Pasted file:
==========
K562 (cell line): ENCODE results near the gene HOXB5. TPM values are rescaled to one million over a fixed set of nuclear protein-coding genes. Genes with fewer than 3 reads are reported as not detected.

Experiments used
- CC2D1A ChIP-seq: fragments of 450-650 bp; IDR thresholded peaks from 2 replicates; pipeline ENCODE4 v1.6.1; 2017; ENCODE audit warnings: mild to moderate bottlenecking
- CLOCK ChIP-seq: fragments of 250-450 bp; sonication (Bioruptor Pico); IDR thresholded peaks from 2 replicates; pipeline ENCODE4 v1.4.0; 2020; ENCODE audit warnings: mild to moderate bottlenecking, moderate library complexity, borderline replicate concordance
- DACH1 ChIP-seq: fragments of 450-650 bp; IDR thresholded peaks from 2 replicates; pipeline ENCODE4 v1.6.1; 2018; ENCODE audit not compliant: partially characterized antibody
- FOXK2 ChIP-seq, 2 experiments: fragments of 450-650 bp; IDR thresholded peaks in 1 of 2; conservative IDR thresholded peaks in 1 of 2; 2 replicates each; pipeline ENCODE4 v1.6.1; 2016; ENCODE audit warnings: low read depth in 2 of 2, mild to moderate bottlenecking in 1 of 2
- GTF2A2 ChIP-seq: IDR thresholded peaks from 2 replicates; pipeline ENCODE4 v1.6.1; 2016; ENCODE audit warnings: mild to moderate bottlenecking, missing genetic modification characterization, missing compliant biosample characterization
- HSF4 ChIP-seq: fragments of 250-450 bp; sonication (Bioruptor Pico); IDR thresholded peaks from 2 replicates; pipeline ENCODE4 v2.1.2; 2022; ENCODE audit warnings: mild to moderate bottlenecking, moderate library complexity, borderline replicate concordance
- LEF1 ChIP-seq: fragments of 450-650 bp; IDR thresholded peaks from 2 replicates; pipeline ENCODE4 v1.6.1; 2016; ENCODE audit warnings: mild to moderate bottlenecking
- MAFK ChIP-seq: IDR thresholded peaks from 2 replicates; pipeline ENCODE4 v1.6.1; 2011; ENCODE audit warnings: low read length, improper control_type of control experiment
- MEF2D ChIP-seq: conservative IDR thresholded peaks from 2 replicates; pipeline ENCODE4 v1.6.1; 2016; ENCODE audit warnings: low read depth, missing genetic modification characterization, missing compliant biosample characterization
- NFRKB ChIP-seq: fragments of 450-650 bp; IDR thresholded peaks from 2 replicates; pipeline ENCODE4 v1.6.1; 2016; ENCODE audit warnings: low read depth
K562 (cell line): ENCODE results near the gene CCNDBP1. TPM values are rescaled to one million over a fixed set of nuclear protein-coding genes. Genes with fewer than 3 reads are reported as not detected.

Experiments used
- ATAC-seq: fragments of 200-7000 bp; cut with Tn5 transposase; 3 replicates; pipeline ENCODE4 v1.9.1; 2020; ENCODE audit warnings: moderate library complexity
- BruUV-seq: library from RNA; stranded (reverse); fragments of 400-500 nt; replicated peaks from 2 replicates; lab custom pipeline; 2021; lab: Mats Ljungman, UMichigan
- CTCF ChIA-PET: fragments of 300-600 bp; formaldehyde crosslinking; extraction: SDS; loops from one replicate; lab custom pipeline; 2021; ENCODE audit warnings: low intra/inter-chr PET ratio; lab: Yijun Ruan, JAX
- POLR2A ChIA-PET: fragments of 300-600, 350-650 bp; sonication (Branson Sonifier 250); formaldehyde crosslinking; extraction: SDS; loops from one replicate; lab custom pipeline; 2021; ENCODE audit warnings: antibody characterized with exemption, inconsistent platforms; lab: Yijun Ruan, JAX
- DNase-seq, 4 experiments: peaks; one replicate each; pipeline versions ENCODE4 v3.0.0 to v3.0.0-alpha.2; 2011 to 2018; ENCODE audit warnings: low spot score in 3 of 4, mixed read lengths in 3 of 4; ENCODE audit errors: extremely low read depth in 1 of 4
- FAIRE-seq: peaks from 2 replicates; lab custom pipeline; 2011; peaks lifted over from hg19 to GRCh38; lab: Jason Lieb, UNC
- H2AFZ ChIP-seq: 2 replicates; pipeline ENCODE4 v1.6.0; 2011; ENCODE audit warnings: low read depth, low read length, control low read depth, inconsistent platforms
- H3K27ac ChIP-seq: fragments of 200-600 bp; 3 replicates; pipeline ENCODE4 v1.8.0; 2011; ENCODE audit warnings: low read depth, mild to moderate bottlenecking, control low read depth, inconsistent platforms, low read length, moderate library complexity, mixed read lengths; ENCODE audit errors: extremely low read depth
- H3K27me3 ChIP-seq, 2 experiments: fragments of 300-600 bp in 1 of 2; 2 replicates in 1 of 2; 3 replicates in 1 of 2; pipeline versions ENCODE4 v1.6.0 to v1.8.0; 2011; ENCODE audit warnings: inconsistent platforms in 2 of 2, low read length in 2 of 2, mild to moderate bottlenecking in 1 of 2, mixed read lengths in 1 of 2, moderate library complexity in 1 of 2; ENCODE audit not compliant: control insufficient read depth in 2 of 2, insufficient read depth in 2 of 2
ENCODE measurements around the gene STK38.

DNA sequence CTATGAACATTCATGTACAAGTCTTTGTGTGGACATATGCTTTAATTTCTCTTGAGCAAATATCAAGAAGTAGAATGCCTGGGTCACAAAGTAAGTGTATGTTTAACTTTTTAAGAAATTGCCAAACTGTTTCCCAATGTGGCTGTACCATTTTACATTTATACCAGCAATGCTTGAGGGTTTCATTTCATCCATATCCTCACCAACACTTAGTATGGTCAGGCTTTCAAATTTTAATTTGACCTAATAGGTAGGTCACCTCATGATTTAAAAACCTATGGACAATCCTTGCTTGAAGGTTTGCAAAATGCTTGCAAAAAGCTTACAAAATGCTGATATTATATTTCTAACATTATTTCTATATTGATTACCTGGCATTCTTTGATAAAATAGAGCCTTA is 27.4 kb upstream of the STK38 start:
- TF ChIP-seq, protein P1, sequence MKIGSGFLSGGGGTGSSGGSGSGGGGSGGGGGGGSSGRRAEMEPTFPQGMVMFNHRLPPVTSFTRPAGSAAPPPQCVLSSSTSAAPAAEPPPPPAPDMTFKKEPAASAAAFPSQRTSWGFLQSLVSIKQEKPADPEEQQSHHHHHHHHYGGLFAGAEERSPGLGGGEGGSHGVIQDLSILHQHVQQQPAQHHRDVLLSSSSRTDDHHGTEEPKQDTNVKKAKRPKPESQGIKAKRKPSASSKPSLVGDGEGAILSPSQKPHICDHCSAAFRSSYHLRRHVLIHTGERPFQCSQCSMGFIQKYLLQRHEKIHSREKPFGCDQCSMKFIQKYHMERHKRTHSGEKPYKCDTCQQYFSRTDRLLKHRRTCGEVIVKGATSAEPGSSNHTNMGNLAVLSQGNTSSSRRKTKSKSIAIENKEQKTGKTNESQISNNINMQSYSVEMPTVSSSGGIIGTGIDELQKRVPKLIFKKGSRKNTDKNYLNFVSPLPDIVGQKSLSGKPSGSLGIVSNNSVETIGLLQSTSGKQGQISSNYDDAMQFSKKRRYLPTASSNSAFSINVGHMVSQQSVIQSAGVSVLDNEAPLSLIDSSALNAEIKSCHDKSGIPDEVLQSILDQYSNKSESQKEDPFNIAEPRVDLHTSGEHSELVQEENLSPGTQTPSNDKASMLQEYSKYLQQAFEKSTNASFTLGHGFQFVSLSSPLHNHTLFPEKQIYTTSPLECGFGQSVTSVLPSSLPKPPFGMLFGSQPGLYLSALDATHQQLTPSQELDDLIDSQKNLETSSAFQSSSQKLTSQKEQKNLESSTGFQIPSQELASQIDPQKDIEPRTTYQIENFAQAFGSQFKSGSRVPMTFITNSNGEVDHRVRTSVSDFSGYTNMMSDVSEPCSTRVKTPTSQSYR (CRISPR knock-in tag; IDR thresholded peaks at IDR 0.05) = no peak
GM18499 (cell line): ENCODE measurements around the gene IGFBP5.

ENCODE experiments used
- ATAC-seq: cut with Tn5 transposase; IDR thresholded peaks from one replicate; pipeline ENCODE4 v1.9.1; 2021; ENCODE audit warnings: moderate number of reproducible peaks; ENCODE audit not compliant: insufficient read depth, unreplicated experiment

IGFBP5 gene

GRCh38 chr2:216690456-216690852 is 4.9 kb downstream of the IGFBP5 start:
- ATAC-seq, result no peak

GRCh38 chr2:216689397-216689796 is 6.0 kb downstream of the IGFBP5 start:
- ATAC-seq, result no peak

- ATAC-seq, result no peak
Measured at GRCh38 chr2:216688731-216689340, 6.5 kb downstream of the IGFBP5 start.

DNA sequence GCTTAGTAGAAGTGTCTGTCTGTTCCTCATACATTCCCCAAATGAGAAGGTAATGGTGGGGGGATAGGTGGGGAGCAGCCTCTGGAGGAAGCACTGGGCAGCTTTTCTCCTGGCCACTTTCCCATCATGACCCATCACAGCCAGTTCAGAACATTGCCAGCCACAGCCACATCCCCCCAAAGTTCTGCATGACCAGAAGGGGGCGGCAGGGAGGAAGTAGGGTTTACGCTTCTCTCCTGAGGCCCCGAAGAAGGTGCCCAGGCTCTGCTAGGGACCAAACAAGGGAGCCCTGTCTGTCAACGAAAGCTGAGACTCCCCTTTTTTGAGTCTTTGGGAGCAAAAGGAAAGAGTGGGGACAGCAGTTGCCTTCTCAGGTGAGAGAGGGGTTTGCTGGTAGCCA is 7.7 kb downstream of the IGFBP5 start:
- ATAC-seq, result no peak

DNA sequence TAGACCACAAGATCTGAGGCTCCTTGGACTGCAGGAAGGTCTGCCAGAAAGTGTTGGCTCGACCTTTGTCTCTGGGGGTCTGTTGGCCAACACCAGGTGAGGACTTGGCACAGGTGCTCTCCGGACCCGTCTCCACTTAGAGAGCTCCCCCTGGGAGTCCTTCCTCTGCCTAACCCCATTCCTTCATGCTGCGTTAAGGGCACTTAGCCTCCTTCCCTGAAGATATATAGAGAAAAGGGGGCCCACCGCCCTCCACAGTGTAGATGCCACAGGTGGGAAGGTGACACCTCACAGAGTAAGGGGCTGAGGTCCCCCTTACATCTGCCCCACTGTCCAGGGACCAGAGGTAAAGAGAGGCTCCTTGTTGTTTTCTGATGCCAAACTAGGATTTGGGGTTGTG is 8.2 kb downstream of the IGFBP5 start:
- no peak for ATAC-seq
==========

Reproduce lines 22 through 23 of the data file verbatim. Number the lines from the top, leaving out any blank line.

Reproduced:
- H3K27ac ChIP-seq: fragments of 200-600 bp; 3 replicates; pipeline ENCODE4 v1.8.0; 2011; ENCODE audit warnings: low read depth, mild to moderate bottlenecking, control low read depth, inconsistent platforms, low read length, moderate library complexity, mixed read lengths; ENCODE audit errors: extremely low read depth
- H3K27me3 ChIP-seq, 2 experiments: fragments of 300-600 bp in 1 of 2; 2 replicates in 1 of 2; 3 replicates in 1 of 2; pipeline versions ENCODE4 v1.6.0 to v1.8.0; 2011; ENCODE audit warnings: inconsistent platforms in 2 of 2, low read length in 2 of 2, mild to moderate bottlenecking in 1 of 2, mixed read lengths in 1 of 2, moderate library complexity in 1 of 2; ENCODE audit not compliant: control insufficient read depth in 2 of 2, insufficient read depth in 2 of 2